Ultimately, safety involves everything that I have mentioned, but it also involves more than sound systems and top-down measures. Safety must be a part of our organisational culture, one that every soldier at every level has a role to own, to build and to foster.
The SAF encourages open reporting. Mr Charles Chong asked about this. What does it mean by open reporting? Open reporting means that any servicemen can, at any time, report risky behaviour or near-misses, and safety breaches. The servicemen know that they can do so without fear of penalty. They can call the 24-hour safety hotlines for the Army, Navy and the Air Force. Caller identities are kept anonymous. There are other measures by which they can also surface the feedback, so the 'open reporting' is about wanting to engender and to ensure openness in the culture; that you are encouraged, indeed, to bring these up.
On enlistment day, recruits are briefed by commanders on how they can report safety breaches. Prior to training, soldiers can identify safety risks using risk assessment checklists and raise concerns to their superiors in a small group setting. This encourages them to look out for their own and their buddies' safety.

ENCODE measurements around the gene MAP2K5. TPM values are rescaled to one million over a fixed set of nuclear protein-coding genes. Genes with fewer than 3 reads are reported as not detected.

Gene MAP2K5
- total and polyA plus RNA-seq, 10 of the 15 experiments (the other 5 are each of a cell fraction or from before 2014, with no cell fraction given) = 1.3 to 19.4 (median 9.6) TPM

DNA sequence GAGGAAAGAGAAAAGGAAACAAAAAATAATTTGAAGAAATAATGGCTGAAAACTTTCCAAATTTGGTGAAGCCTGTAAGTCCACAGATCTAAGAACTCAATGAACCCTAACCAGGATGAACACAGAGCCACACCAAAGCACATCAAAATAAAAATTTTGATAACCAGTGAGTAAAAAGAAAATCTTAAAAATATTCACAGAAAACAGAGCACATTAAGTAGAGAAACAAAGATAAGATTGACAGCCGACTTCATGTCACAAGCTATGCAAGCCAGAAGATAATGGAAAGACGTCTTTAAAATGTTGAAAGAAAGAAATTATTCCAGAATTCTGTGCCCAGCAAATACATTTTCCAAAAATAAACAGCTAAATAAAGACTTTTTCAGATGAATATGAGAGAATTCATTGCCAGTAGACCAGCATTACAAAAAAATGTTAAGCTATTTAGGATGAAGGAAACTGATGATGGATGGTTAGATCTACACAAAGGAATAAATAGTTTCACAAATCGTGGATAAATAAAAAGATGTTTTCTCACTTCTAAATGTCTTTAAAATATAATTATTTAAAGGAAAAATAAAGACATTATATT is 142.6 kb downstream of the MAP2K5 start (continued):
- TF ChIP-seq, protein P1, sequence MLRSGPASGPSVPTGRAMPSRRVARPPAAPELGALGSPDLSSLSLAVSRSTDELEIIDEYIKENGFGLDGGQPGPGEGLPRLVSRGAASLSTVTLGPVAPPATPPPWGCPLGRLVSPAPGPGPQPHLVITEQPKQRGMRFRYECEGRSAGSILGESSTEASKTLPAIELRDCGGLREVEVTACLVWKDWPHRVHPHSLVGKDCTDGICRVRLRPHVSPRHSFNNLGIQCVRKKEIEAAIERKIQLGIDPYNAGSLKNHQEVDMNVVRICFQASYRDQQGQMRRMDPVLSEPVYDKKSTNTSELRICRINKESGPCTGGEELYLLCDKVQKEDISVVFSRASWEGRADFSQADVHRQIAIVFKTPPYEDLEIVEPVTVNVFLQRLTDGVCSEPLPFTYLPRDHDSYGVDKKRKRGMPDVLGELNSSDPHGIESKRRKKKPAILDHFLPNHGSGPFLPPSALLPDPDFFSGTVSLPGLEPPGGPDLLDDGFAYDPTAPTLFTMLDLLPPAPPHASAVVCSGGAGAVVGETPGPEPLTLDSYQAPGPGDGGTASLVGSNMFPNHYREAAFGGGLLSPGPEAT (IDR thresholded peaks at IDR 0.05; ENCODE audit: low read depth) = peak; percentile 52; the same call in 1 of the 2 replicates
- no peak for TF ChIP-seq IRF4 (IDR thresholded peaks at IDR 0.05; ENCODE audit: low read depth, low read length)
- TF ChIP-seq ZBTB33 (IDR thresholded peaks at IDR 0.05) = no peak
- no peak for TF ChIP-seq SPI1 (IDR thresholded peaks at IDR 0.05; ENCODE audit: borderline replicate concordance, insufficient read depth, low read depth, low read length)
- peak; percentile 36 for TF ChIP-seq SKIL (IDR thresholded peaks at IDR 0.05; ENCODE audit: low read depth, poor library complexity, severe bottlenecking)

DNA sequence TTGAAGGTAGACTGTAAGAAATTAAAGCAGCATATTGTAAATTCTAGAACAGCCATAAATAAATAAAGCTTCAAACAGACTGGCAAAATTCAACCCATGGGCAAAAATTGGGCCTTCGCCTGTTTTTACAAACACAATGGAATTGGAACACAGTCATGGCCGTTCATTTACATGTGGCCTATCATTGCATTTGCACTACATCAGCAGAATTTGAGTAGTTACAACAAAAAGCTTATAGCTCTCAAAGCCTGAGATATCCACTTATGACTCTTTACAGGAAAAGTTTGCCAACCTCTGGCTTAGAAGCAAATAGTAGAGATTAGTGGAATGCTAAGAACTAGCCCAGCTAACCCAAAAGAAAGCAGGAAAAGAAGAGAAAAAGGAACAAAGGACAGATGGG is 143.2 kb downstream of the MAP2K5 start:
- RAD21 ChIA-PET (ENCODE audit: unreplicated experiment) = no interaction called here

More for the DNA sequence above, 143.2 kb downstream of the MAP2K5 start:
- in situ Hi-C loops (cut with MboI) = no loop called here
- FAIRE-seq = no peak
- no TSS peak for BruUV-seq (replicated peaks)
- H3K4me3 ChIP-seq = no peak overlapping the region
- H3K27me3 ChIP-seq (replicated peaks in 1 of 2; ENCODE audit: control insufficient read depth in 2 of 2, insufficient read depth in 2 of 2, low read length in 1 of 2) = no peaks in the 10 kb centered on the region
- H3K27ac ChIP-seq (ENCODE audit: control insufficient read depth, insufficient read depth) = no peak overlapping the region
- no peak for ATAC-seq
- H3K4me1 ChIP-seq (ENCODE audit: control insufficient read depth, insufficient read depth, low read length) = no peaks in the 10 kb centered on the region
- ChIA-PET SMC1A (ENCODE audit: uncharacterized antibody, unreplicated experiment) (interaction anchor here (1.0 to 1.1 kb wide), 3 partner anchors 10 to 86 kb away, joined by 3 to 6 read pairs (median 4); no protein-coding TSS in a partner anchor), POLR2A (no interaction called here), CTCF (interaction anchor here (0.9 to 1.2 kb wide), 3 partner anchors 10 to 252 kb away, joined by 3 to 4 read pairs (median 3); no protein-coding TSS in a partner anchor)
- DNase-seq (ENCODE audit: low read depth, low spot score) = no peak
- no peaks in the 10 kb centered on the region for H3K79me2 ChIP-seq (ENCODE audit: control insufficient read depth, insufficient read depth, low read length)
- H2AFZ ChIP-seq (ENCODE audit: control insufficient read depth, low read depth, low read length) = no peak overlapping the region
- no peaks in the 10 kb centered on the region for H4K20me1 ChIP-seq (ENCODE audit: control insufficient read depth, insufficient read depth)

Since last year, the SAF has been developing an application called 'SafeGuardian', which will allow SAF servicemen to use their mobile phones to report workplace hazards and to instantly share them with other servicemen. So when a serviceman is in camp, he notices some sharp wire fittings that could potentially cause injury, that serviceman can take a photo of that using the SafeGuardian app, and inform relevant SAF safety officers so that immediate action can be taken to remove that hazard and to remove that risk. Their buddies nearby will also be informed via safety alerts to their mobile phones.
'SafeGuardian' can also provide access to safety checklists on-the-go. Compared to the moment, where these forms are only available in physical terminals within the camps.
This app will begin trial in our Naval Bases starting from March this year. It will be implemented in phases to the rest of the SAF as soon as possible.
This effort will help enhance a safety consciousness and reinforce the point that safety is 'By All, For All'.
Ms Cheng Li Hui asked if we could recognise fallen servicemen, including erecting a memorial. The SAF honours our servicemen and women who die in service. Every year, the SAF observes a minute of silence at the SAF Day Parade to remember our fallen soldiers in the presence of our President or the Prime Minister as the Reviewing Officer. Individual units or formations also hold remembrance events to honour those among their ranks who perish during operations or training. We will never forget their sacrifice to keep Singapore free from those who want to do us harm.
On this note, we also want to thank all our national servicemen for their commitment and dedication. Allow me now to speak on how we will enhance the experience for our national servicemen.
Enhancing the NS Experience for Every Serviceman